Fears over election rigging are not unfounded
Once again, teachers — whom former senator Benigno “Ninoy” S. Aquino Jr. described as “the collective conscience of the nation” — are called upon to serve in the elections.
On May 9, they will serve as guardians of the ballots as the Commission on Elections deputizes them as either chairpersons or poll clerks in the board of election inspectors.
Keen observers of political goings-on noted the closeness of the electoral fight that some quarters are apprehensive that there might be attempts of some candidates and their cohorts to rig the polls.
It is feared that there will be a repeat of what happened in the snap presidential election of February 1986 when the party in power tried to buy off the teachers in an effort to ensure its victory.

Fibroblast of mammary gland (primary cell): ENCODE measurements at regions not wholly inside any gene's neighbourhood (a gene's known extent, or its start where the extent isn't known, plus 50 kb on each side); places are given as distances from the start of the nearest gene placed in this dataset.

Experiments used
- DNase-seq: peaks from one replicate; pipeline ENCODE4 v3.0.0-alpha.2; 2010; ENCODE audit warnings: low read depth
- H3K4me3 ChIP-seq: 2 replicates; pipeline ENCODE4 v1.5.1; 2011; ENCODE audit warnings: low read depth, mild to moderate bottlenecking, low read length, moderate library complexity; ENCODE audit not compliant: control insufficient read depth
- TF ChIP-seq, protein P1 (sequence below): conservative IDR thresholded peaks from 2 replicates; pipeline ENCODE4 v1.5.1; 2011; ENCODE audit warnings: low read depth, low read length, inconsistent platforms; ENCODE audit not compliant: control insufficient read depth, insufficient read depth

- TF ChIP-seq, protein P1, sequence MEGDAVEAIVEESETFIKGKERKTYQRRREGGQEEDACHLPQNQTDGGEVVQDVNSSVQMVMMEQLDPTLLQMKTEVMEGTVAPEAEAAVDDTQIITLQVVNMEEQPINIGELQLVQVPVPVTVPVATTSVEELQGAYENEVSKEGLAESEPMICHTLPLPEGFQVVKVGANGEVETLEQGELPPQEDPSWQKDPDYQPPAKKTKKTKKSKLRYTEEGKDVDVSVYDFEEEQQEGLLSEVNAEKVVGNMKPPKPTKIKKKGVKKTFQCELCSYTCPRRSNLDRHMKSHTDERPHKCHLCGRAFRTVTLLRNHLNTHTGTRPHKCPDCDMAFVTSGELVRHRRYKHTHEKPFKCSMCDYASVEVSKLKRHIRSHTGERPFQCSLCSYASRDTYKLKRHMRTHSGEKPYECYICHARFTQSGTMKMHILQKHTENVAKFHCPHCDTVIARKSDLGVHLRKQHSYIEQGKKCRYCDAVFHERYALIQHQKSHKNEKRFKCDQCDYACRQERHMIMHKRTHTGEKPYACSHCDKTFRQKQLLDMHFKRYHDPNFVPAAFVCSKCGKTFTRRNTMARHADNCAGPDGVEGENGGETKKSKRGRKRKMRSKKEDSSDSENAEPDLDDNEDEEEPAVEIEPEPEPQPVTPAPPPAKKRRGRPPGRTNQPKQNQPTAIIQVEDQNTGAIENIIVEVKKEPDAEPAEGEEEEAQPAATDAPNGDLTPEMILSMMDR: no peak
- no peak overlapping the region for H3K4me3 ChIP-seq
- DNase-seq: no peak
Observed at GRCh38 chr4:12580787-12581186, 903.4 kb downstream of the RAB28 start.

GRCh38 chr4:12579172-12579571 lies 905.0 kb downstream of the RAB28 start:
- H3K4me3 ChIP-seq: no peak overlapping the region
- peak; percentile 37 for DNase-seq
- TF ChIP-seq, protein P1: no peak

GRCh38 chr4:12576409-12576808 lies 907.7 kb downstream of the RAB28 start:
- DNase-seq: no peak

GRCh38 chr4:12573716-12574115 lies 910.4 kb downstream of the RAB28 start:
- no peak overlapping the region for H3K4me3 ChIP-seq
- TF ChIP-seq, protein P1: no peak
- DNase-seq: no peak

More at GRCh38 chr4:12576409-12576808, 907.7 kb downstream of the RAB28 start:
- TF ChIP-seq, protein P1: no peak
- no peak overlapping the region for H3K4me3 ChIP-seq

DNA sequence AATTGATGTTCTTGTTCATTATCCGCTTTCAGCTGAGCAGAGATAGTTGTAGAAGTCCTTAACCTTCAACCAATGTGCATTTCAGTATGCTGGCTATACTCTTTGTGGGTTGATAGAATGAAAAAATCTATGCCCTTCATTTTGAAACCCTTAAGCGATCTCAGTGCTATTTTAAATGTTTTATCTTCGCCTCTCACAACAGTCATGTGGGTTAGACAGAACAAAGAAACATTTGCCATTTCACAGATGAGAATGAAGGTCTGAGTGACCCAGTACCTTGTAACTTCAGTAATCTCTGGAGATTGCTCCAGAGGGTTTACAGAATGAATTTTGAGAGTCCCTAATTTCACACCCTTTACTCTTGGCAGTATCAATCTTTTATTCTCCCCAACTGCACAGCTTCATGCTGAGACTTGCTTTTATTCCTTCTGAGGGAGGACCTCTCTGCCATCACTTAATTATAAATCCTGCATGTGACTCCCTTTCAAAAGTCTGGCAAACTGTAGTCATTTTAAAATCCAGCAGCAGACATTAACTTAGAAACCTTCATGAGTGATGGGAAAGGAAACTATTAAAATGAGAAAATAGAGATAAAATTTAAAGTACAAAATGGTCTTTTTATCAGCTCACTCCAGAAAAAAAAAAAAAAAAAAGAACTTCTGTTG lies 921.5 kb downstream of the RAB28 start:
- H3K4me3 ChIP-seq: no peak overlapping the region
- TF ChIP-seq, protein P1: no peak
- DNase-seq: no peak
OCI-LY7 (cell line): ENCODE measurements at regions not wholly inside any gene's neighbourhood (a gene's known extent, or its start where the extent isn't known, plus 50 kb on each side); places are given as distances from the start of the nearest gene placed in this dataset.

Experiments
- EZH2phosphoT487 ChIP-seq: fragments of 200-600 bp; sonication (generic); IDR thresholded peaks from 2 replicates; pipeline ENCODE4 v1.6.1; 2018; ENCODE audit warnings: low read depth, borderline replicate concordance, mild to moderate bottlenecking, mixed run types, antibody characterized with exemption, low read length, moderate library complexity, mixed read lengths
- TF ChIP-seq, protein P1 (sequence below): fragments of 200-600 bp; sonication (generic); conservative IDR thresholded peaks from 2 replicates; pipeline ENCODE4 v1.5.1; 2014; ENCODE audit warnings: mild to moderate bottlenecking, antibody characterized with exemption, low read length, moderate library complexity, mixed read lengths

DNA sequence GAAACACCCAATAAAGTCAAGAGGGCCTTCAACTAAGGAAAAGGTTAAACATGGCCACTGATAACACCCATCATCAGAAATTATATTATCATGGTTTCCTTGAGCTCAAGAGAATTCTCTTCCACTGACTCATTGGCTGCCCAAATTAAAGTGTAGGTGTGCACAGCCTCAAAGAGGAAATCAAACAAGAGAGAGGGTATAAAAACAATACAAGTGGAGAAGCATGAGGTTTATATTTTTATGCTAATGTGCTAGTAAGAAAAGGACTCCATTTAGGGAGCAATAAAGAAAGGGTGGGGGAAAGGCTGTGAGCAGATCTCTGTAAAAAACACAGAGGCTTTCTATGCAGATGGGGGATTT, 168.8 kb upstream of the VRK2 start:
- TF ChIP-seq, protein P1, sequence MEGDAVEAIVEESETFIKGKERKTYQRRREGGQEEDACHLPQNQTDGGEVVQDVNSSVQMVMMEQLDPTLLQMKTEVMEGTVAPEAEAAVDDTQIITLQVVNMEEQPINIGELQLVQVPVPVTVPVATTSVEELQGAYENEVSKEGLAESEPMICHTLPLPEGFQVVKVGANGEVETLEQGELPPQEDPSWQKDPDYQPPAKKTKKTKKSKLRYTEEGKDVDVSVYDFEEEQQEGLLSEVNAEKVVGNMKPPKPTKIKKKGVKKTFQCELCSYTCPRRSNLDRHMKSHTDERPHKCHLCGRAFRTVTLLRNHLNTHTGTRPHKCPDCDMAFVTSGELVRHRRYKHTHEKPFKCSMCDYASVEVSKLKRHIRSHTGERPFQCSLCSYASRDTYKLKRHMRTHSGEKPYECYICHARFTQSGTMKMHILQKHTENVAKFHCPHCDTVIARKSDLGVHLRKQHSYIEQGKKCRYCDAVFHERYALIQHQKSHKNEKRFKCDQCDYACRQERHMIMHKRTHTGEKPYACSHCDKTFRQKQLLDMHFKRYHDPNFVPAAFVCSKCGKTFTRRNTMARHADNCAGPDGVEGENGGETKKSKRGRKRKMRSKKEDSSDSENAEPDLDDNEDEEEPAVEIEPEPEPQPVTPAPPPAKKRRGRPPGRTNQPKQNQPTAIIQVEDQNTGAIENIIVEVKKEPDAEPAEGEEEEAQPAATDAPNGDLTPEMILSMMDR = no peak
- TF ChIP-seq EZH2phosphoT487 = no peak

Is the fear unfounded? Not really. Talks have been circulating that moneyed and well-connected candidates are now trying to influence the election results through the distribution of grease money.
News reports have it that in two vote-rich provinces, one in Central Luzon and the other in the Southern Tagalog region, well-off candidates through their field campaigners are already active in doling out money that will make certain candidates win, thereby making a mockery of the electoral process.
Since teachers are the ones manning the poll precincts, it is not far-fetched that poll manipulators will bribe them to commit hocus-pocus at the precinct level.
But these manipulators are mistaken. If the 1986 presidential fight be a gauge, the teachers will fight off attempts of such nature. In that 1986 election, the teachers nipped the bribery in the bud by timely exposing the evil deed, thereby proving that they are indeed the collective conscience of the nation.
That heroic act of the teachers was a banner story in two daily newspapers. Will not history repeat itself? Or to stretch our imagination, will there be another people power?
As the saying goes, only the event can teach in its hour.
EUSEBIO S. SAN DIEGO
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